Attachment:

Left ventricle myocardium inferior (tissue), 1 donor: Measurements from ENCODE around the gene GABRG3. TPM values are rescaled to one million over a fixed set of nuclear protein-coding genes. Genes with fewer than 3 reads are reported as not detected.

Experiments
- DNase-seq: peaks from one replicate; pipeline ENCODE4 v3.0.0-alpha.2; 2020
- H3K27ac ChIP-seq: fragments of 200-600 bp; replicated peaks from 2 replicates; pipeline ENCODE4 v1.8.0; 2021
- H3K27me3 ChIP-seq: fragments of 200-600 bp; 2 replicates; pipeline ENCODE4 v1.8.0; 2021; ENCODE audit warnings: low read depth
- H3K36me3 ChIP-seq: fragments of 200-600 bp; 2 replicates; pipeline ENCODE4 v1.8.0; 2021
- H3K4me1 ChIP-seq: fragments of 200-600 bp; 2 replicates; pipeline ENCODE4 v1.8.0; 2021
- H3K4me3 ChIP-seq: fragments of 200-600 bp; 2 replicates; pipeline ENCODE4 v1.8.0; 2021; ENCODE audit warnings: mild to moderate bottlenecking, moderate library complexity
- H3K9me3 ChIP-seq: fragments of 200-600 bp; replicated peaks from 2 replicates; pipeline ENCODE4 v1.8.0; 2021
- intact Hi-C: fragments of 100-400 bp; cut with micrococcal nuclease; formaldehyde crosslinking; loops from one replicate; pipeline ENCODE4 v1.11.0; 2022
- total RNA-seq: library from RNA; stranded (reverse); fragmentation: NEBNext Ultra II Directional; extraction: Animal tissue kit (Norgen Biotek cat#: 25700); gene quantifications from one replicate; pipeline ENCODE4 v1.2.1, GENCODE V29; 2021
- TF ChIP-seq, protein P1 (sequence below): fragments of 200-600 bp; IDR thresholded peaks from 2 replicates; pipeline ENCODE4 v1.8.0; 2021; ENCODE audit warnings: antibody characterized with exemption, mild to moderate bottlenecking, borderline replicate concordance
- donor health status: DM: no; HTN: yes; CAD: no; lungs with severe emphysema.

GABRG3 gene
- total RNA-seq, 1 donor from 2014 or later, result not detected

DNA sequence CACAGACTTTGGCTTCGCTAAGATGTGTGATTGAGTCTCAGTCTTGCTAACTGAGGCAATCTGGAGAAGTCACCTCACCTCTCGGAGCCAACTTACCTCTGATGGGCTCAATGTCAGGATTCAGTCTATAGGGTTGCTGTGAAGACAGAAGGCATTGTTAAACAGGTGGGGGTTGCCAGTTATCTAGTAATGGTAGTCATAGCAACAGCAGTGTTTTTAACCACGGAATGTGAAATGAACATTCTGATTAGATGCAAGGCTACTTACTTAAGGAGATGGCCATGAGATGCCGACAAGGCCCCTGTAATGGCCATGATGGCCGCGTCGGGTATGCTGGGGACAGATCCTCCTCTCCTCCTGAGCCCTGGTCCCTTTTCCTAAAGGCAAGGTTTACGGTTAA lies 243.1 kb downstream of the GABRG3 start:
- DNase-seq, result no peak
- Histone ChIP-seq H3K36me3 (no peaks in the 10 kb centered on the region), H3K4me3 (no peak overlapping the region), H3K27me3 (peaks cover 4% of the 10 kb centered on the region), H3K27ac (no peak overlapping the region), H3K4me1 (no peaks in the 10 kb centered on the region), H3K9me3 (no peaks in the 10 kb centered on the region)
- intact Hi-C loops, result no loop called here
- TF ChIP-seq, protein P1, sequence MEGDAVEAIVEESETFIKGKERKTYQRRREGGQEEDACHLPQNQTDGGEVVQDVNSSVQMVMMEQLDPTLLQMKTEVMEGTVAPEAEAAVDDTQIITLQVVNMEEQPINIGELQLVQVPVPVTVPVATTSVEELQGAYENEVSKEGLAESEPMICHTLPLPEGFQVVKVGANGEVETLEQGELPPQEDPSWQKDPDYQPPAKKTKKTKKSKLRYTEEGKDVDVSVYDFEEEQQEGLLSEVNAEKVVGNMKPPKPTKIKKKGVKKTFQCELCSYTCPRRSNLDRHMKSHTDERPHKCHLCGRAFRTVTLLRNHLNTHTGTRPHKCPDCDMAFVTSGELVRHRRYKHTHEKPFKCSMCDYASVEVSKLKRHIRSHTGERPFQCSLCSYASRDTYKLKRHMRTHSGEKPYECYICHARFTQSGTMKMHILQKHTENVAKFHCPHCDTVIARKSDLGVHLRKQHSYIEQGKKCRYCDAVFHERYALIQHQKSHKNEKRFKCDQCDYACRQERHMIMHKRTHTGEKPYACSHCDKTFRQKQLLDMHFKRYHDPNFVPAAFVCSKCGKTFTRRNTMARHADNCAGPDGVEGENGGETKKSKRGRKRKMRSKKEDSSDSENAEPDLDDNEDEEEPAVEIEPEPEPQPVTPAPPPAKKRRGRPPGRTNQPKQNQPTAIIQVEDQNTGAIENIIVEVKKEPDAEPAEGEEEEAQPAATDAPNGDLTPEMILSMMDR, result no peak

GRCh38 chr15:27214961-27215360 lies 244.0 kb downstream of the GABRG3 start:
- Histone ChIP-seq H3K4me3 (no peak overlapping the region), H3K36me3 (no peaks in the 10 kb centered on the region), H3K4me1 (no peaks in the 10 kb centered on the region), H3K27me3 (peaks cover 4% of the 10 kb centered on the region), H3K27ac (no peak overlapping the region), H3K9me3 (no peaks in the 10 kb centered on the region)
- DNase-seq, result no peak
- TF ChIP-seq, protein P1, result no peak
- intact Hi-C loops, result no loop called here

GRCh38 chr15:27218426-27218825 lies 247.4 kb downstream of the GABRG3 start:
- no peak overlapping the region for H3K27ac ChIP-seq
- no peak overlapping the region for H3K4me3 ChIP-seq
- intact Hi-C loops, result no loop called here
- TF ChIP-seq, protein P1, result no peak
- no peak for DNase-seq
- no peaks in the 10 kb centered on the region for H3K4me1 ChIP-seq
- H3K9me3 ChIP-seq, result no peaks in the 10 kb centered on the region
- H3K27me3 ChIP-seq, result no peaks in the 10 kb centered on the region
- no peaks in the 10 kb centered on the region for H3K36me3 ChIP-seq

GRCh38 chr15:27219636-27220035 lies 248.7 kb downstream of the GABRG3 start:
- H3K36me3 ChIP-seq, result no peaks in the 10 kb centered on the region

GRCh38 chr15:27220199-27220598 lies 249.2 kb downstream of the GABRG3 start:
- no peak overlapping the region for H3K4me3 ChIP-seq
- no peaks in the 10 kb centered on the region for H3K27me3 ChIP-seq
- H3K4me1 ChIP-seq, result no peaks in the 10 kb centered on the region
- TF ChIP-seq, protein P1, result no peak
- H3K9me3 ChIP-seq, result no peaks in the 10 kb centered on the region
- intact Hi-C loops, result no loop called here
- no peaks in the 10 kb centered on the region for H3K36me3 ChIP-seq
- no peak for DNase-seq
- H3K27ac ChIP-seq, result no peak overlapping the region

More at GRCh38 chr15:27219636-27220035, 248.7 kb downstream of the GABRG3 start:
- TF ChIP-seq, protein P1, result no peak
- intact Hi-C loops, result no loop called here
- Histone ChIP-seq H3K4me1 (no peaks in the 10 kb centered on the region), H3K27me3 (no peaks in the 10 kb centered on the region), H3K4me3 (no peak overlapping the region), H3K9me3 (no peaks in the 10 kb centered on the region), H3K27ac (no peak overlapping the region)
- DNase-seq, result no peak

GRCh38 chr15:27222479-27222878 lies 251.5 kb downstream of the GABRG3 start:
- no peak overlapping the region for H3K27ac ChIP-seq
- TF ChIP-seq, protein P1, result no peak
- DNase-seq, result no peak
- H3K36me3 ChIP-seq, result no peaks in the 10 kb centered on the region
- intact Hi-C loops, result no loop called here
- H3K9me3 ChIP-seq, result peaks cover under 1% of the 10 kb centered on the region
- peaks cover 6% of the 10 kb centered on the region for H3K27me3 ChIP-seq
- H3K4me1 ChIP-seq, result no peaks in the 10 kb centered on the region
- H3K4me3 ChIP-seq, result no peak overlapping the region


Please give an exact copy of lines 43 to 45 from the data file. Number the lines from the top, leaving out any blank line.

- H3K9me3 ChIP-seq, result no peaks in the 10 kb centered on the region
- intact Hi-C loops, result no loop called here
- no peaks in the 10 kb centered on the region for H3K36me3 ChIP-seq